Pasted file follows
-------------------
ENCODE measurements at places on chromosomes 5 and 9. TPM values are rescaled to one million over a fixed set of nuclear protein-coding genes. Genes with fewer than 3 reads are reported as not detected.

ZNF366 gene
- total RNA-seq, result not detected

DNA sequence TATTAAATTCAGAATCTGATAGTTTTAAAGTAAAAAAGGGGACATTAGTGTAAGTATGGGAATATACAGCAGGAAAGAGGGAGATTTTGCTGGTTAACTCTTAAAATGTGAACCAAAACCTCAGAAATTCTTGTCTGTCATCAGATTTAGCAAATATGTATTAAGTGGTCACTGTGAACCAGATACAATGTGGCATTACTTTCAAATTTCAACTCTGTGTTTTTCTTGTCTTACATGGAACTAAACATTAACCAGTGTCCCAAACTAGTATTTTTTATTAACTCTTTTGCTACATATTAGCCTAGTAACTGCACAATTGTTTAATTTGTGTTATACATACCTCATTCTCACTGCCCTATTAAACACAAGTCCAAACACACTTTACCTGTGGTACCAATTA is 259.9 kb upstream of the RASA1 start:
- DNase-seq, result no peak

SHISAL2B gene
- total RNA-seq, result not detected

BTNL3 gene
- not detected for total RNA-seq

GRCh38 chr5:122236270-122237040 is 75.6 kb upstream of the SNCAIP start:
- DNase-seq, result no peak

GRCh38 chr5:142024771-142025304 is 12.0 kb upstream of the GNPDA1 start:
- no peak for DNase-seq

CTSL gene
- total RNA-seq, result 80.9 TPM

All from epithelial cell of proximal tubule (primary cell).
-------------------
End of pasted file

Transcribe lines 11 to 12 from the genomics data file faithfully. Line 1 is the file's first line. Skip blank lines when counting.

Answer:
- DNase-seq, result no peak

GRCh38 chr5:142024771-142025304 is 12.0 kb upstream of the GNPDA1 start: